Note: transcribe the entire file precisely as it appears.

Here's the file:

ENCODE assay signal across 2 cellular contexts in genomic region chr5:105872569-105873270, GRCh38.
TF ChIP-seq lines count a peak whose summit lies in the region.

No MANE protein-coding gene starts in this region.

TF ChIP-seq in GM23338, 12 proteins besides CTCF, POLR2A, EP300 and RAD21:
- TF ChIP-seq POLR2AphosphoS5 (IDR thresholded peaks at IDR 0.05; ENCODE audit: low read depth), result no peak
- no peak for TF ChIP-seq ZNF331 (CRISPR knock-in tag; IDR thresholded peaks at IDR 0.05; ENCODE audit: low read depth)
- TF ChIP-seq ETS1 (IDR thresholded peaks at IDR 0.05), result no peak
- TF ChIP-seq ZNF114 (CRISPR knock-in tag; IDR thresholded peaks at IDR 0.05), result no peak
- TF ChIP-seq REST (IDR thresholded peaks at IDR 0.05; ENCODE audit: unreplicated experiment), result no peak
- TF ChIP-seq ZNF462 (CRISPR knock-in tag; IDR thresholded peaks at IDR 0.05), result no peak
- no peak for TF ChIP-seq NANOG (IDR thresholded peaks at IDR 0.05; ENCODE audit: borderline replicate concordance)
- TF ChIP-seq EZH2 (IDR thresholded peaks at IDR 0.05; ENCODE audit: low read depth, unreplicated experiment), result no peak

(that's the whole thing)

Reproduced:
ENCODE assay signal across 2 cellular contexts in genomic region chr5:105872569-105873270, GRCh38.
TF ChIP-seq lines count a peak whose summit lies in the region.

No MANE protein-coding gene starts in this region.

TF ChIP-seq in GM23338, 12 proteins besides CTCF, POLR2A, EP300 and RAD21:
- TF ChIP-seq POLR2AphosphoS5 (IDR thresholded peaks at IDR 0.05; ENCODE audit: low read depth), result no peak
- no peak for TF ChIP-seq ZNF331 (CRISPR knock-in tag; IDR thresholded peaks at IDR 0.05; ENCODE audit: low read depth)
- TF ChIP-seq ETS1 (IDR thresholded peaks at IDR 0.05), result no peak
- TF ChIP-seq ZNF114 (CRISPR knock-in tag; IDR thresholded peaks at IDR 0.05), result no peak
- TF ChIP-seq REST (IDR thresholded peaks at IDR 0.05; ENCODE audit: unreplicated experiment), result no peak
- TF ChIP-seq ZNF462 (CRISPR knock-in tag; IDR thresholded peaks at IDR 0.05), result no peak
- no peak for TF ChIP-seq NANOG (IDR thresholded peaks at IDR 0.05; ENCODE audit: borderline replicate concordance)
- TF ChIP-seq EZH2 (IDR thresholded peaks at IDR 0.05; ENCODE audit: low read depth, unreplicated experiment), result no peak